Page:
SOME NOTES about the Telequipment D61 & D61A oscilloscopes

which may be of help to anyone working on these models


The Telequipment D61 and D61A oscilloscopes are fairly basic 10MHz oscilloscopes, dating from the 1970's and suitable for servicing and general laboratory use.

While these models are often available quite cheaply, they promise to be very reliable and indefinitely repairable due in particular to the use of a mains transformer to generate all supply voltages, including the EHT lines, rather than using the now ubiquitous inverter. Most components and assemblies are easily accessible for servicing, and replacement components should be possible to find for the forseeable future, meaning that the maintainable lifetime should be limited only by the CRT.

The D61A is a slightly later version, retaining the same circuit board, but with revisions to the channel input amplifiers and trigger circuits carried on sub-assembly boards. The only other changes from the D61 are the use of PCB sub-assemblies to carry attenuator components, and a revised case with elaborate bezels and a fixed cover which makes access to some components difficult.

The cal procedure for the trigger circuit has been revised in the D61A and now makes sense. Use the trig cct procedure in the D61A manual when calibrating either instrument.

When these 'scopes come up for sale, they may be struggling somewhat to convince of their competence as serious test equipment. They may show hum on the traces, poor triggering and a sweep rate which is influenced by the Y-channel input signal. The three essential procedures to be impemented are then:

1) Obtain the relevant Service Manual - see the notes below.

2) Replace all electrolytics in the PSU section, preferably with brand-new components, if there are any signs of hum. You may wish also to consider replacing all electrolytics on the board, prophylactically, at a later time when you have decided you value the instrument sufficiently to want to keep it working into the distant future.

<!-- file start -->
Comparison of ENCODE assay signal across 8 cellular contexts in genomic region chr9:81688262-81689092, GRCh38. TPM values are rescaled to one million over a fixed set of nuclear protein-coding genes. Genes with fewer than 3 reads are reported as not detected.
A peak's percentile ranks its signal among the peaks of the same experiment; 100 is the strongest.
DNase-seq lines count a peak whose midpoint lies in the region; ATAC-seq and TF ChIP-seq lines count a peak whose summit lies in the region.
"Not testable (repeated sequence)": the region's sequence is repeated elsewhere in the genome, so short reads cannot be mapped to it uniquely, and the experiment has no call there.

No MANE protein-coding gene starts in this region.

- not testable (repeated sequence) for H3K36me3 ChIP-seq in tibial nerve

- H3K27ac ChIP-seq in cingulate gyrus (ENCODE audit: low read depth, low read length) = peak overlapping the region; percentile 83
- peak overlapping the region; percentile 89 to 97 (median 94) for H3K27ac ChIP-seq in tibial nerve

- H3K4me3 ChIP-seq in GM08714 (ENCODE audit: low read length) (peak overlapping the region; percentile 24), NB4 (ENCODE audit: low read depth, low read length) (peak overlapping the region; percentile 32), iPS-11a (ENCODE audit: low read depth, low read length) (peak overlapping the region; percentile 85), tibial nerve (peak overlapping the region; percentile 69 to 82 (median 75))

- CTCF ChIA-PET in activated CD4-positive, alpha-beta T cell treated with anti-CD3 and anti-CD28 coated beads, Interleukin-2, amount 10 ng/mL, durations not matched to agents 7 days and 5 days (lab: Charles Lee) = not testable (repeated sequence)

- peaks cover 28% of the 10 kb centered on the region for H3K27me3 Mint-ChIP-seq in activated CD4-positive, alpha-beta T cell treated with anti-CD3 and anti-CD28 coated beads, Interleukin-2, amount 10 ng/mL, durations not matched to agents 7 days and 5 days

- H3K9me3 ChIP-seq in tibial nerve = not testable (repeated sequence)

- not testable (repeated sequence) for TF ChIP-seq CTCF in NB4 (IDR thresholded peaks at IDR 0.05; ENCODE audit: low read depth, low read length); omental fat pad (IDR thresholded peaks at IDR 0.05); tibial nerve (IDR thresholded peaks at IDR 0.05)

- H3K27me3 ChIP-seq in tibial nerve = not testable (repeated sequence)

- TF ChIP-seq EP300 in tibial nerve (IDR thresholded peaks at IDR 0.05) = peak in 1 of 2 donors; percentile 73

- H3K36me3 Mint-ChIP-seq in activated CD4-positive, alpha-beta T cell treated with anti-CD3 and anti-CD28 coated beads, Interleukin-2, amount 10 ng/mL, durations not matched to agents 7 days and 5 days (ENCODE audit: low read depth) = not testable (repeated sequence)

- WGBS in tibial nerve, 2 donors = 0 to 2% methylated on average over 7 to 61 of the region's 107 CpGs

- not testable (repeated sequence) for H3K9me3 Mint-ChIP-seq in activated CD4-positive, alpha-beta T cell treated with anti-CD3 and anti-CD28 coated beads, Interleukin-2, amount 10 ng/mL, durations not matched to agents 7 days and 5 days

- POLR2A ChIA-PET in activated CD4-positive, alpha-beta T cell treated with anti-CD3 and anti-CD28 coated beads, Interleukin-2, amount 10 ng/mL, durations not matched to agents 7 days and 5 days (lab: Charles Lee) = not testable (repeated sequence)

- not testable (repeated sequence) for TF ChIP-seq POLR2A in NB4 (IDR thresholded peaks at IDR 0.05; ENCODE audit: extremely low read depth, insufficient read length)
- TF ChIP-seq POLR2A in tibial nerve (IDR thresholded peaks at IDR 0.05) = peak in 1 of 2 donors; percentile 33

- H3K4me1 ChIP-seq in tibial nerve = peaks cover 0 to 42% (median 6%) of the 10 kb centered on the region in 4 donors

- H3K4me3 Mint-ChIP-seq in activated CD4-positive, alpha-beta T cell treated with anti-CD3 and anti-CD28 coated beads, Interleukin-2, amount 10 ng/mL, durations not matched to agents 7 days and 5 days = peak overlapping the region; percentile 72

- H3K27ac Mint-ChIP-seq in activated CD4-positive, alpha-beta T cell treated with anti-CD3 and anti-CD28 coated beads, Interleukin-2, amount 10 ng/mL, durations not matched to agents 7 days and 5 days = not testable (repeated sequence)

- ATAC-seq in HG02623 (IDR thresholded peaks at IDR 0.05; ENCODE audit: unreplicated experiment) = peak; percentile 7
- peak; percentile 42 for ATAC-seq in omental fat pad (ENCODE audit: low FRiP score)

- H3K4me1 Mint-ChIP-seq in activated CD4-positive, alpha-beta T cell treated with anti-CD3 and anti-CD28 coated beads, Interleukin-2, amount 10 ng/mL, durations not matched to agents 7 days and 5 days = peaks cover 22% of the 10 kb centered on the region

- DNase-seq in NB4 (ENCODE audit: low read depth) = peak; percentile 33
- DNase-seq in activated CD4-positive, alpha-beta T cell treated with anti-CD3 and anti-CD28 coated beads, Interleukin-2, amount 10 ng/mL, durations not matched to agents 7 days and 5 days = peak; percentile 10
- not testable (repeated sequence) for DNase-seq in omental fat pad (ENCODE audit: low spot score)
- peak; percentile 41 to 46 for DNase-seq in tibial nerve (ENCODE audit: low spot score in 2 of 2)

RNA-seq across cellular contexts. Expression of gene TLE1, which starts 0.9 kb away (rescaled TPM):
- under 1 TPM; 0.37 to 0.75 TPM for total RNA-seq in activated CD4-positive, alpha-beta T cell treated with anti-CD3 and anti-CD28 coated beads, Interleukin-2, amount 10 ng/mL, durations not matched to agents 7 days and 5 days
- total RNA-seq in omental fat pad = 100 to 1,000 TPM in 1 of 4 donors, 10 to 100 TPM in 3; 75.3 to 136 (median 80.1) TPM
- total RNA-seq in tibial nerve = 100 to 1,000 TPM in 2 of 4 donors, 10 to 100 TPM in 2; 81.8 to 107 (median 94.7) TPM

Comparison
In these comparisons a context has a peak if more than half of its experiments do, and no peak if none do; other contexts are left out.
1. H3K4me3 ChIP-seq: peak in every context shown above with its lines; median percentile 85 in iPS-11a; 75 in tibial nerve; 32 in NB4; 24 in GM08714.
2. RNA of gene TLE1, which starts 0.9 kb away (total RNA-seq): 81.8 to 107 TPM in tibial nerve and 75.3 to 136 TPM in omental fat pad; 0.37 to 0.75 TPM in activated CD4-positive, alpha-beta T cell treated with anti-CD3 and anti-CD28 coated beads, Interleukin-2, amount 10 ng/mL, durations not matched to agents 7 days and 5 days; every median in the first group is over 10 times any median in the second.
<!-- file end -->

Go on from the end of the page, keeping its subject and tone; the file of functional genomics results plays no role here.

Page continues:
3) Carry out the full calibration procedure as detailed in the Manual. The first adjustment is to set the -7.5V supply, and doing so will immediately necessitate the completion of all other adjustments. If suitable standards of voltage and frequency are not immediately available, the settings for amplitude and time calibration and pulse response can be left until later. However, the internal calibrator can be set accurately using a DVM on the DC Volts range, which should be set for a reading of -0.25V, and then can be used for setting the vertical gain.

When newly calibrated, the unit will show a crisp clear trace with negligible hum, and bomb-proof triggering from LF to HF. You will be keen to clean the instrument thoroughly, but do resist the temptation to rub vigourously at the screen cursor or the scale markings. Better to leave the markings unattenuated than to have them spotless but rubbed away!


The full service manuals are available elsewhere in pdf format. Both are to be found on the 'web, for example on Jonz Old Test Equipment pages, to which I am much indebted. However, such scanned documents do not preserve the original A3 page layout of the printed schematics. I have stitched together the A3 schematics for printing out on A3, which makes for better schematics to use 'on the bench'. Also, the layout diagram for the main board, while originally very useful, benefits from the addition of some colouring of the test points and connecion points, as well as stitching. The D61A PC226 also benefits from colouring the connections.

Zipped files of the drawings are available here.

A3 B&W Schematics for the D61, Fig.2 to 5

A3 B&W Schematics for the D61A, Fig.2 to 5

A3 Colour PCB PC156 Layout for both models

A4 Colour PCB PC156 Layout for both models (if you can only print to A4)

A4 Colour PCB PB226 Layout for the D61A

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Last updated Oct.2008

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